Posts tagged Loose Id
Because I was busy luxuriating in the memory of what it had felt like to kiss Jasper like I meant it, it took me a while to realize the voices had faded. Then there was a knock on the door.
This is the second book by this author I’ve had the pleasure of reading. Because I enjoyed Spectacularly Broken so much, it was always going to be a hard act to follow, but Playing for the Other Team turned out to be a fast pace read packed full of drama and conflict. Coming out is rarely simple, and this novel does a great job of illustrating the turmoil that goes along with it, as well as the contrasting ways in which friends, team mates and family members handle the news.
Bryson just wants to make it through the last few weeks of high school alive. Graduation is on the horizon, his grades are decent, and his biggest worries are, in order, his baseball performance, his graduation gown color, and his weird hair. Everything seems on track – until two heavy realizations hit him right in the middle of his senior prom: He’s gay, and he’s in love.
Warren had no idea what to expect, but he walked in. The first thing he saw was a poster-sized photo of a younger Victor, in a red long-sleeved shirt and black ski pants, with a bright blue helmet. He was sitting on a black sled in a tunnel of ice, with his feet stretched ahead of him.
The realization that you’re simply not good enough to succeed in your chosen field, whether this involves reaching the top of the best-seller list or scoring goals for your country, must be one of the harshest lessons to learn. Yet, as the hero of Love on the Pitch discovers, it doesn’t have to mean the end of the world, even though it might feel like it at the time. If this story has taught me anything, it’s that often we have to be knocked down before we can pick ourselves up again and uncover the talents we never knew we had.
Warren Updegrove’s best “friend with benefits” is Thom Lodge, a geeky grad student who tutored him in math when he was a struggling undergrad on the football team. After playing in the NFL for a year, Warren is released from the team and returns to South Florida, where he drinks too much and loses his pro conditioning. When he meets former Olympian Victor Ragazzo and joins Victor’s gay rugby team, he falls hard.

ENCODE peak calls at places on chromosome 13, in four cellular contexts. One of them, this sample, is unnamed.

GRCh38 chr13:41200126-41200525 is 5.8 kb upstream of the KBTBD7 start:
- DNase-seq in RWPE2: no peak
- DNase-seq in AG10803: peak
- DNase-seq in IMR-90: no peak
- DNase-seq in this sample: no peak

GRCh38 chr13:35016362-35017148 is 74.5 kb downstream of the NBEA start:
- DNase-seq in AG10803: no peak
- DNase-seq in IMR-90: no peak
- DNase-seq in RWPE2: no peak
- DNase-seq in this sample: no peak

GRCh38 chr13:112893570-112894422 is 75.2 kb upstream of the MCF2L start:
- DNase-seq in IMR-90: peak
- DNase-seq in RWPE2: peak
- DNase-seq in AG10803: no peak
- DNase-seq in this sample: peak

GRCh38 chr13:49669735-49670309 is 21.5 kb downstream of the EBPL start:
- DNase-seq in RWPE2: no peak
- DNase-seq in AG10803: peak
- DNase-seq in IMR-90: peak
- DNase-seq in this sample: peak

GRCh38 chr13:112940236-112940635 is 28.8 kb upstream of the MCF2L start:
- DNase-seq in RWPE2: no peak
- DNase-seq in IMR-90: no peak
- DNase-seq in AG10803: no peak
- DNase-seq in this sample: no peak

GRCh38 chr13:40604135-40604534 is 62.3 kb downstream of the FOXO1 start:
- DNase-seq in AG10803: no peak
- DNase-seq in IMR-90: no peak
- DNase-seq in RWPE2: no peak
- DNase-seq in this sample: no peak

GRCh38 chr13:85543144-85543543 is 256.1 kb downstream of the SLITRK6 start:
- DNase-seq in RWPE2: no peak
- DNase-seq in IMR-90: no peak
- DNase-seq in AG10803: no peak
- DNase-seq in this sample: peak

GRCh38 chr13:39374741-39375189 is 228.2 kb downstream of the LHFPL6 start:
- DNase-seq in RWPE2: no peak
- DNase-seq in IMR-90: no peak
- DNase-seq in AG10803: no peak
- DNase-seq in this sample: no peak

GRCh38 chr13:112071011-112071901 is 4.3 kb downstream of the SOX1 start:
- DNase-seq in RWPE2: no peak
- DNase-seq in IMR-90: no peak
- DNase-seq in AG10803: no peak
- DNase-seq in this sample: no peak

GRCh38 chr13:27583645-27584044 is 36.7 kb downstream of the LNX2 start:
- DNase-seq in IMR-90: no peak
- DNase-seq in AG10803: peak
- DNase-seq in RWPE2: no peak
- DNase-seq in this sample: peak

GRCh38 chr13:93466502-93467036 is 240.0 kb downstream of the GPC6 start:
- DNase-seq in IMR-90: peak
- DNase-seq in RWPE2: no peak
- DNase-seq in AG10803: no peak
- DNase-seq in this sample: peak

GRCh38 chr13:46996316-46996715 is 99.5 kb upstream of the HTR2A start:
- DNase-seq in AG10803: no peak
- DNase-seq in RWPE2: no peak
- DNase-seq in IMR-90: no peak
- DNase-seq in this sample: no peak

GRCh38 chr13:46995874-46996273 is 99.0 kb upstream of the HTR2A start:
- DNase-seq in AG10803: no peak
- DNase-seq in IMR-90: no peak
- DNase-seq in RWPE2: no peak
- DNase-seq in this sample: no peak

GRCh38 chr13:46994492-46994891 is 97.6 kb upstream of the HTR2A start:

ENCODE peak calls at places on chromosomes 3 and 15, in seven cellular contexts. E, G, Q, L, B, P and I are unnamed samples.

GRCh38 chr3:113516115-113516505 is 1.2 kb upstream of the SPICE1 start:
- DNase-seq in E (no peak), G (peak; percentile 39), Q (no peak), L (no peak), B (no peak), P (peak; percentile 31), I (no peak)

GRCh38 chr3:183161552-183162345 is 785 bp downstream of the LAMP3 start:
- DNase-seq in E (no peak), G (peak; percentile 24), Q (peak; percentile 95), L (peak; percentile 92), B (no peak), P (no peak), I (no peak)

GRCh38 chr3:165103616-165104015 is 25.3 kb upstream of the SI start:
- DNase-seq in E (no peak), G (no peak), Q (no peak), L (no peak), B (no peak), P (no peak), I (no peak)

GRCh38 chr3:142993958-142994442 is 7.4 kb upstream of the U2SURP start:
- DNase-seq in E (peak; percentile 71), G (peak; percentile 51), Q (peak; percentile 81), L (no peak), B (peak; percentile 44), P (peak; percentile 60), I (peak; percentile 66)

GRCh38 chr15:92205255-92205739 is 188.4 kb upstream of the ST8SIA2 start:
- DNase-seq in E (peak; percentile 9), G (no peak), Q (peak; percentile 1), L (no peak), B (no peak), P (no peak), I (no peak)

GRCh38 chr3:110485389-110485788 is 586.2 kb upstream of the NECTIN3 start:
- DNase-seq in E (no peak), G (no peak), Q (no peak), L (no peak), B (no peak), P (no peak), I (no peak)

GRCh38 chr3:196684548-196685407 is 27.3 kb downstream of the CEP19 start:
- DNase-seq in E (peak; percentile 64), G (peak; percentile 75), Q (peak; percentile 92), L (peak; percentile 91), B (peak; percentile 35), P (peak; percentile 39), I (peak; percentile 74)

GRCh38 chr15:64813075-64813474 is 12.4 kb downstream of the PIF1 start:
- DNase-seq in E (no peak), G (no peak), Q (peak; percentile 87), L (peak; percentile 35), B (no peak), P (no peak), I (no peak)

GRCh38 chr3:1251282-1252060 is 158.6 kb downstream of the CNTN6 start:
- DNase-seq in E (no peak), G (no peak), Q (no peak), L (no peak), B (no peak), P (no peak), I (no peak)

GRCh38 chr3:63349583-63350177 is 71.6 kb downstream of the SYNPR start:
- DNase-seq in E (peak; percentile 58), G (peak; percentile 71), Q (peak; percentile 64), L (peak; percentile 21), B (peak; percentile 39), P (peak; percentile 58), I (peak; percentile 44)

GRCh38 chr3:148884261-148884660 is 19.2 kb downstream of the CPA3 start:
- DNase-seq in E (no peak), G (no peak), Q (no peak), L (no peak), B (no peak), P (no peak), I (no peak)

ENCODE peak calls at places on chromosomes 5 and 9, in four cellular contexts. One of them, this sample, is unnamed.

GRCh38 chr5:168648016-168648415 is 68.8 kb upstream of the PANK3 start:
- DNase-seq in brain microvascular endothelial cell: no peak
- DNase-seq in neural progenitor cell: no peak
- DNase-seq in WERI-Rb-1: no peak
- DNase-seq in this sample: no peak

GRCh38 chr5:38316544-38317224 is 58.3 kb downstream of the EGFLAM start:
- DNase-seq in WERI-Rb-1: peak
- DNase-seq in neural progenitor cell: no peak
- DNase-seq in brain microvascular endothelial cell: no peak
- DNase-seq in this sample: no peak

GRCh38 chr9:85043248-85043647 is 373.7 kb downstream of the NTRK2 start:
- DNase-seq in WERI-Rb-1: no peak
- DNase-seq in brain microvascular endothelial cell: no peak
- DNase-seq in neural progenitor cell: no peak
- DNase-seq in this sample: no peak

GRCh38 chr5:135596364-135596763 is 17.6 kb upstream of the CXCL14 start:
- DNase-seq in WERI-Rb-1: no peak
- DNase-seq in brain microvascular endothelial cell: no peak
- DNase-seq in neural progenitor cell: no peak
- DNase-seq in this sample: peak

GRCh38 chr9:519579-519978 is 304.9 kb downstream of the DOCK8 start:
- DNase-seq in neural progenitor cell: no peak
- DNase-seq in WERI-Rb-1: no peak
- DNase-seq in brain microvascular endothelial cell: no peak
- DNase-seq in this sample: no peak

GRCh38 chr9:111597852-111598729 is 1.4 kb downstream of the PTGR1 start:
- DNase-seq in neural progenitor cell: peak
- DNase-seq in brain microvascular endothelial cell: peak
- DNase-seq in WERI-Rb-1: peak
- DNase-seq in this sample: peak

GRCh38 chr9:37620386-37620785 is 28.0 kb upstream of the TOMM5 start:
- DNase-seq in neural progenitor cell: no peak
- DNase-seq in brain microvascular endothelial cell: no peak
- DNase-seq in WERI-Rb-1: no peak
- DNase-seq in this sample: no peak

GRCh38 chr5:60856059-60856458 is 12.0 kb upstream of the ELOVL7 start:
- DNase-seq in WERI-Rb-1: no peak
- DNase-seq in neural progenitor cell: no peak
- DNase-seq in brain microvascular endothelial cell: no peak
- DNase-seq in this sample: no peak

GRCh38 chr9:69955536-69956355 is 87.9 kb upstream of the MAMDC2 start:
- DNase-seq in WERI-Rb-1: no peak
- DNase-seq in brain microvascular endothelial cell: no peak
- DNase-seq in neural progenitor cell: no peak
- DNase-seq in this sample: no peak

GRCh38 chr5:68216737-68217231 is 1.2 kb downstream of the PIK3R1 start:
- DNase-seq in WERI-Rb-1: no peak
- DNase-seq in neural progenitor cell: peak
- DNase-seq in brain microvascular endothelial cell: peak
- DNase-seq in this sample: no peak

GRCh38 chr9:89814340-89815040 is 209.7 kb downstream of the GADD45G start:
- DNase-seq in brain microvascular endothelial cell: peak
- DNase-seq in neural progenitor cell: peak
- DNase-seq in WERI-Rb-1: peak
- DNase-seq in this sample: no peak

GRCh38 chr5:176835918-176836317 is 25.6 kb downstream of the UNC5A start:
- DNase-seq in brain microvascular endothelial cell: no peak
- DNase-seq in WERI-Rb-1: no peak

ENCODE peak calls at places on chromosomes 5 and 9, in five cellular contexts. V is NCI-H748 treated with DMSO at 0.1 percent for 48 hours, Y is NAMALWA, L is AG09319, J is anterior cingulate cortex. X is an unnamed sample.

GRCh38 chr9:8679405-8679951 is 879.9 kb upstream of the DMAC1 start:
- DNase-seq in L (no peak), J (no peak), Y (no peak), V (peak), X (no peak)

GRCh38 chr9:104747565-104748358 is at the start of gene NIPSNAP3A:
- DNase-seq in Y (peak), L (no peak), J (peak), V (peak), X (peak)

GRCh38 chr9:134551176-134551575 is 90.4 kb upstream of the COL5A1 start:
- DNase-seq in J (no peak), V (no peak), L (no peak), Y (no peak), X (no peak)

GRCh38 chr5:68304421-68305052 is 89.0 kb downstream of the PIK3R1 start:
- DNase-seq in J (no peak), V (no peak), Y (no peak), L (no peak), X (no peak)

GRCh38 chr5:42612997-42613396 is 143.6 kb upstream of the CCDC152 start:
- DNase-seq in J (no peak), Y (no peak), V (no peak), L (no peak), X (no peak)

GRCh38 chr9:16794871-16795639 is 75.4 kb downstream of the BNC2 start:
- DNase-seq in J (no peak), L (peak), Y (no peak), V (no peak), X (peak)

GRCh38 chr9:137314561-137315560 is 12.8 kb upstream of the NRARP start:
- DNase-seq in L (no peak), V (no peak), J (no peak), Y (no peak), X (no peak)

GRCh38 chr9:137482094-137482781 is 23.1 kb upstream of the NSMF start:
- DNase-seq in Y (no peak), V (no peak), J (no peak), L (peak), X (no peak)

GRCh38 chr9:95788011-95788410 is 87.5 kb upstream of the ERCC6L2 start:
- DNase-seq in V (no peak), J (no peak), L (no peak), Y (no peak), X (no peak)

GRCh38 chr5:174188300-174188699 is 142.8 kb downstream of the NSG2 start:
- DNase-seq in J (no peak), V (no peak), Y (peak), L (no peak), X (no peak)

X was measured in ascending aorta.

Lance had returned now that everybody was down from the mountain. He stalked up with a constipated expression. “I say we should take two runs and average the best times.”
Like the sport of snowboarding itself on which this story is centered, Secrets from the Edge is a thrill ride of highs and lows, triumphs and simmering tension. Fraught with conflict and the ever-present threat of discovery, it held me spellbound from the opening line and ended long before I was ready for it to be over. Prior to reading this novel, I knew little about snowboarding, but the author’s descriptions both of the mechanics and the emotions involved are so vivid that I had no trouble experiencing everything along with the protagonist.
Keith Williams is twenty-two and struggling to feel normal again. Once a rising super star in the competitive world of snowboarding, he’s only now healing from a horrible crash that almost wrecked his body and ripped his confidence from him.
Ben woke up facedown in the backseat of his car, one cheek pressed hard against the warm leather seat and a hand hanging down to the bristled mat on the floor. He yawned into his sleeve. He’d been driving for hours yesterday and was still exhausted. The last thing he remembered was parking up at the roadside late last night and pulling a blanket and coat over himself for warmth. He’d only intended to take a quick nap, but judging from the bright light, he must have slept until late morning. His groggy mind started to clear, and he turned over onto his back, pushed his coat away from his face, and stretched out.